Hygienists are knowledgeable professionals, trained in preventive health. In addition to courses related to dentistry, we take courses in Anatomy, Physiology, Pathology, Nutrition, and Pharmacology. Why don’t we use this knowledge to its full capacity?

My goal as a dental hygiene instructor is to train our future hygienists to think more broadly. They need to be critical thinkers, putting their skills of disease prevention together with their knowledge of health promotion. With our traditional curriculum, this connection isn’t happening. Change needs to occur, and at the rate of disease our country is experiencing, it needs to occur now.

Our school can promote a curriculum that encourages deeper understanding of the material. By using a blended learning model, students can study the foundational knowledge at home while focusing on deeper learning in the classroom.

By participating in group activities and online discussions, they will learn the value of collaboration with others; this will help build the skills of working with other healthcare professionals. The digital skills they will obtain will also prepare them for the paperless offices and electronic claims and communications they will be expected to use.

We can lead the way by preparing our students for opportunities that may seem unimaginable at the moment. Let’s help our students make the connection between oral health and systemic health by showing them the possibilities. The future of dental hygiene is bright- can you see it?



Abiodun O. Arigbede, B. Osagbemiro Babatope, and M. Kolude Bamidele. (2012). Periodontitia and systemic diseases: A literature review. J Indian Soc Periodontol, vol 16. Retrieved from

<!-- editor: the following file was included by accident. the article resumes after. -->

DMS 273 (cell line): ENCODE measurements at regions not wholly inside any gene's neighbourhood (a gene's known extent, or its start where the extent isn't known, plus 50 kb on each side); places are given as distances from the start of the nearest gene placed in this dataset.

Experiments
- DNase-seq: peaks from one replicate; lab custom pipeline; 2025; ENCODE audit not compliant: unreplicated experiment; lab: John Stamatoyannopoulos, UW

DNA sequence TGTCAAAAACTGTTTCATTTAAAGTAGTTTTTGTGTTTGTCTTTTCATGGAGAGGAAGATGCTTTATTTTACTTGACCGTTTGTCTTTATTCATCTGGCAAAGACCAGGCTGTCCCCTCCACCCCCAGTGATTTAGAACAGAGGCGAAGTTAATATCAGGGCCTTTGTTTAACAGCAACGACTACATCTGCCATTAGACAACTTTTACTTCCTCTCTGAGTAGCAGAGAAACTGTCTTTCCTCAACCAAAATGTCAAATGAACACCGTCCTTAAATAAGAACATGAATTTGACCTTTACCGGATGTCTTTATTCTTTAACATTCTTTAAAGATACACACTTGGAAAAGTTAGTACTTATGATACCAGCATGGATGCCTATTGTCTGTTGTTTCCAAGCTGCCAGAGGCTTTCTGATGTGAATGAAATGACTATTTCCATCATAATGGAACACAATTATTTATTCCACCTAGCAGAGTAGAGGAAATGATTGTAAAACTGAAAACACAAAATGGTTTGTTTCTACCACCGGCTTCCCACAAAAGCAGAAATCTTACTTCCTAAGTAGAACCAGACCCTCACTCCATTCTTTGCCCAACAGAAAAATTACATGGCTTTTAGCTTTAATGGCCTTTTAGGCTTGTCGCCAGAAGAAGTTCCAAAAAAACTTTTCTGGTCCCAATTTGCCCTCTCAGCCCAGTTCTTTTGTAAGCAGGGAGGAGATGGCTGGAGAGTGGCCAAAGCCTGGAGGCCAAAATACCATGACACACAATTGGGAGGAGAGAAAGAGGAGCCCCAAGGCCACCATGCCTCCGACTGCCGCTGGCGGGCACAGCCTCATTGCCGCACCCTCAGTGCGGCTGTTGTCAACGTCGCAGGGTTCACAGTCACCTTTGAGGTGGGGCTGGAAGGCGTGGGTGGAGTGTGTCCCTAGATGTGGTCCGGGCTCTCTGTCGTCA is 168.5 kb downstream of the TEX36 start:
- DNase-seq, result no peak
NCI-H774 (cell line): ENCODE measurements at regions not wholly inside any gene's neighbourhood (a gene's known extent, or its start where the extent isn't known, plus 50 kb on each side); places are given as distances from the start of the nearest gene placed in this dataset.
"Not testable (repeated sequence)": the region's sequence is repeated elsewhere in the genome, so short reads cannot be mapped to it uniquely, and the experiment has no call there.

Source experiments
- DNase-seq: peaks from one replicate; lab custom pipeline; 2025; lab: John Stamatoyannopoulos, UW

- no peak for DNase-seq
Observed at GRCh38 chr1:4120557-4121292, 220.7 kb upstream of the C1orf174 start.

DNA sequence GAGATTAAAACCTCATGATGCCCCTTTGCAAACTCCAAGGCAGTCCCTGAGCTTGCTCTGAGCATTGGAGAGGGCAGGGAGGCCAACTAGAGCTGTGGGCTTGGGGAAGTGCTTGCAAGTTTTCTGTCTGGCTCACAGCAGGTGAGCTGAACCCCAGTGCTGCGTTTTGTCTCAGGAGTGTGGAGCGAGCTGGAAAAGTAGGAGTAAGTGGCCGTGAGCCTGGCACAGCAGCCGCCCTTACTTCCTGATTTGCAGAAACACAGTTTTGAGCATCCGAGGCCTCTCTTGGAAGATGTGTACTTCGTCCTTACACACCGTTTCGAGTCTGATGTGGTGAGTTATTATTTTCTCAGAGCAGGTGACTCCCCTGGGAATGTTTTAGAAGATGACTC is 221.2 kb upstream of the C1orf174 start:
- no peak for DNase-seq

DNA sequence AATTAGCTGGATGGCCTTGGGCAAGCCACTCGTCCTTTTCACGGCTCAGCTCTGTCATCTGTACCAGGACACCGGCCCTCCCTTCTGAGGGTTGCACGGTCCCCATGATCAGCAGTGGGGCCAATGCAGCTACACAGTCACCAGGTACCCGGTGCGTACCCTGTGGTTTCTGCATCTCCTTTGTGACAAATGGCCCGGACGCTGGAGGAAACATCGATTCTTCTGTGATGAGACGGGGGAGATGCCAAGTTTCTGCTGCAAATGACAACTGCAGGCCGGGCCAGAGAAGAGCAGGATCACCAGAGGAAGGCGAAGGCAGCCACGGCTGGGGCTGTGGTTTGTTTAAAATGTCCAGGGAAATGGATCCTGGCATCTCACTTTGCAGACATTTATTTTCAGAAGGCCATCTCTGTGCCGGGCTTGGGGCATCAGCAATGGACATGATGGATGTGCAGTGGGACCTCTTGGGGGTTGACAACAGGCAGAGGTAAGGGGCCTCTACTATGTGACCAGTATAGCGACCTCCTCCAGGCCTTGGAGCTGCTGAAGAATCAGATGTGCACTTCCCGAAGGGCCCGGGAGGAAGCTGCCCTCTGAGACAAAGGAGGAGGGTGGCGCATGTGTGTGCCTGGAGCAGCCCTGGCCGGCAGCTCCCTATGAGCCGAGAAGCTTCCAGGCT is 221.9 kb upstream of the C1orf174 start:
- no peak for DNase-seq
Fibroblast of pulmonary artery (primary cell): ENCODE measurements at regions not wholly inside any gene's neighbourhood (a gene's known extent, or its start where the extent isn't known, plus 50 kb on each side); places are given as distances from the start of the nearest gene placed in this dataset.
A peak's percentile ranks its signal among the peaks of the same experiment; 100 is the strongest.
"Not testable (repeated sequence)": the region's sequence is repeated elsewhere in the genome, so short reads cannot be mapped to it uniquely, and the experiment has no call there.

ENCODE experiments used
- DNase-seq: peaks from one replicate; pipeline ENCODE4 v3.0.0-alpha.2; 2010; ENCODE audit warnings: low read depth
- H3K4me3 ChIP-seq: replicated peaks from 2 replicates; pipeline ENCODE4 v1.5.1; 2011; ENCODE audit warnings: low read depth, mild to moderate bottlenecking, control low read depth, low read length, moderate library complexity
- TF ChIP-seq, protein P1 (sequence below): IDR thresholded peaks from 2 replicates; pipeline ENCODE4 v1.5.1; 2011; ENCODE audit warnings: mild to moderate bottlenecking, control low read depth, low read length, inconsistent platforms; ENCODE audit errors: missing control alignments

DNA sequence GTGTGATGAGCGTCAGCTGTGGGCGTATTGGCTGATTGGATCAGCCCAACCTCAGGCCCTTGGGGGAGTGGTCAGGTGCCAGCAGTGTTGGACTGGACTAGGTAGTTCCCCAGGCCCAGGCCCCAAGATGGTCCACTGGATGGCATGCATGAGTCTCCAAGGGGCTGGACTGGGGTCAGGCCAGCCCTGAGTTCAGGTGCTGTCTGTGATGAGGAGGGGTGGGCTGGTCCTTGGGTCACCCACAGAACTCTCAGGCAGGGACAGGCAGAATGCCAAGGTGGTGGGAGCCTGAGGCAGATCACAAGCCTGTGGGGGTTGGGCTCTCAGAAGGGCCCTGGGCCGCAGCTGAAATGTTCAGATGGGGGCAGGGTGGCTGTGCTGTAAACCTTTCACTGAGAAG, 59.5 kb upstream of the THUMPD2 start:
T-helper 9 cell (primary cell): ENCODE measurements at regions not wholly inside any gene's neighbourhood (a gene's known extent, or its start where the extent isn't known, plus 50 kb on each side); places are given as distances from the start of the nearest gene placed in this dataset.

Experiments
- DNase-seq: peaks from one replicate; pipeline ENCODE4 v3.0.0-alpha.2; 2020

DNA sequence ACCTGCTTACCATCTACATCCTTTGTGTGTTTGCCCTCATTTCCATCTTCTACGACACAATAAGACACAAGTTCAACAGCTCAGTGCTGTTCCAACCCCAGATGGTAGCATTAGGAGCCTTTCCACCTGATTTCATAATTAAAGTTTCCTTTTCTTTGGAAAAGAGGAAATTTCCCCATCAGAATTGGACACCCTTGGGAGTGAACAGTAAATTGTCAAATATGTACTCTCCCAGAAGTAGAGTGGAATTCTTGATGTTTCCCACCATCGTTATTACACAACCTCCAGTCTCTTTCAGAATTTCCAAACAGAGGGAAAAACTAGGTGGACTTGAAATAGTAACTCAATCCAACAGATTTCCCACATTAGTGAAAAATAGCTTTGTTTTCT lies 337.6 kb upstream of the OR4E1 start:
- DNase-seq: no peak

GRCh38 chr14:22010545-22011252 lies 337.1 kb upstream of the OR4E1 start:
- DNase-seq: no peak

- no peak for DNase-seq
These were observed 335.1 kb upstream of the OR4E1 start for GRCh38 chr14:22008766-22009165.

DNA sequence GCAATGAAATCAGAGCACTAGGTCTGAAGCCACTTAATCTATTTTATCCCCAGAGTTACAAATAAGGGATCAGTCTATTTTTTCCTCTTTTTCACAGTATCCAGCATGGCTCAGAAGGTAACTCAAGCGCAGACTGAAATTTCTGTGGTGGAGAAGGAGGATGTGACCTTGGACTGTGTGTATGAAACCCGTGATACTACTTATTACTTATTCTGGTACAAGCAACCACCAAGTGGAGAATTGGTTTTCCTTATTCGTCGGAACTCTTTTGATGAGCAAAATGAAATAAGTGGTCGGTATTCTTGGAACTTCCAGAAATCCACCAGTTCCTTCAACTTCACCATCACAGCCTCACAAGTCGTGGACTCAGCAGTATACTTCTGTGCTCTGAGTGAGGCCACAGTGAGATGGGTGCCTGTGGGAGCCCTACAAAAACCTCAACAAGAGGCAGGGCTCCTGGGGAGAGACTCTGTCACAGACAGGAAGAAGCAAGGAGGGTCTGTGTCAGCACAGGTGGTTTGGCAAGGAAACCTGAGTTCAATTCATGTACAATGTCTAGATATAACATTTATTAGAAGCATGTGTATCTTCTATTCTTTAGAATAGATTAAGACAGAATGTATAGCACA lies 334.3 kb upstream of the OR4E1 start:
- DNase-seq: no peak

Blaizot A1, Vergnes JN, Nuwwareh S, Amar J, Sixou M. (2009). Periodontal diseases and cardiovascular events: meta-analysis of observational studies. Int Dent J., vol 59. Retrieved from

Braun, P.A., Cusick, A. (2016). Collaboration Between Medical Providers and Dental Hygienists in Pediatric Health Care. J Evid Based Dent Pract, June Suppl:59-67. Retrieved from

Engebretson, S. and Kocher, T. (2013). Evidence that periodontal treatment improves diabetes outcomes: a systematic review and meta-analysis. Journal of Clinical Periodontology, vol 40. Retrieved from

Fried, J. (2013). Interprofessional Collaboration: If Not Now, When? Journal of Dental Hygiene, vol. 87. Retreived from

Hutsaya Tantipong, MD; Chantana Morkchareonpong, MD; Songyod Jaiyindee, MD; Visanu Thamlikitkul, MD. (2008). Randomized Controlled Trial and Meta-analysis of Oral Decontamination with 2% Chlorhexidine Solution for the Prevention of Ventilator-Associated Pneumonia. Infection Control and Hospital Epidemiology, vol 29. Retrieved from

Moore, T. (2015). Improve Outcomes with Interprofessional Collaboration. Dimensions of Dental Hygiene. Retrieved from

Strange, M. (n.d.). The need for interdisciplinary collaboration to ensure dental hygiene is present in hospitals. RDH. Retrieved from